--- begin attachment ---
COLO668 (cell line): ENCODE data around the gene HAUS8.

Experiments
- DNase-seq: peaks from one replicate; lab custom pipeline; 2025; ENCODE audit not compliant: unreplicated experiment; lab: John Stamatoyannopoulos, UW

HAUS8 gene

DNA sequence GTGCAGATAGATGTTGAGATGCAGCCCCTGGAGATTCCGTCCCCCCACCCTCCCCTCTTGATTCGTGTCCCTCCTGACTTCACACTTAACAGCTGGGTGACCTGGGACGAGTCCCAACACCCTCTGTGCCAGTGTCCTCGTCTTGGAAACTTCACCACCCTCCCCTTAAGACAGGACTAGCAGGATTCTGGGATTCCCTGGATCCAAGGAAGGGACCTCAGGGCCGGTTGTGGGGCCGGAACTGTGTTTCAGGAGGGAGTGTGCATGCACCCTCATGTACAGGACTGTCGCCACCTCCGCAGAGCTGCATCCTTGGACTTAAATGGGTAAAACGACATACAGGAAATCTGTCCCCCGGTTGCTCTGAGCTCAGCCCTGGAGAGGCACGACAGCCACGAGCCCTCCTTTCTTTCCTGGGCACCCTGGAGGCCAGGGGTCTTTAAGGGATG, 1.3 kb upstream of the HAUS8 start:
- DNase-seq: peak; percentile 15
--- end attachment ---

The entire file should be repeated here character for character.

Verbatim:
COLO668 (cell line): ENCODE data around the gene HAUS8.

Experiments
- DNase-seq: peaks from one replicate; lab custom pipeline; 2025; ENCODE audit not compliant: unreplicated experiment; lab: John Stamatoyannopoulos, UW

HAUS8 gene

DNA sequence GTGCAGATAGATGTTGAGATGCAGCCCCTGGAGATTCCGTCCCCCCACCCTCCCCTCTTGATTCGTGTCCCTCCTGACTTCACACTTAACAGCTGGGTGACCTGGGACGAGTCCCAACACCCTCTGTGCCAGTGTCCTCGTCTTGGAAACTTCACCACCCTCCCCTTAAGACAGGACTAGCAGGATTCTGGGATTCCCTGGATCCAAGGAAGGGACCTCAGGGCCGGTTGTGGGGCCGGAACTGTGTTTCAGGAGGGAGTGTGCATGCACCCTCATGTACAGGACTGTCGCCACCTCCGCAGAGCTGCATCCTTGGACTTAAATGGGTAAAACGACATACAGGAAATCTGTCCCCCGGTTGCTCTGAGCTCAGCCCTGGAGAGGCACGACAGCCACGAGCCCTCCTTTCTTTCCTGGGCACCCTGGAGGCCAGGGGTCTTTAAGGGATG, 1.3 kb upstream of the HAUS8 start:
- DNase-seq: peak; percentile 15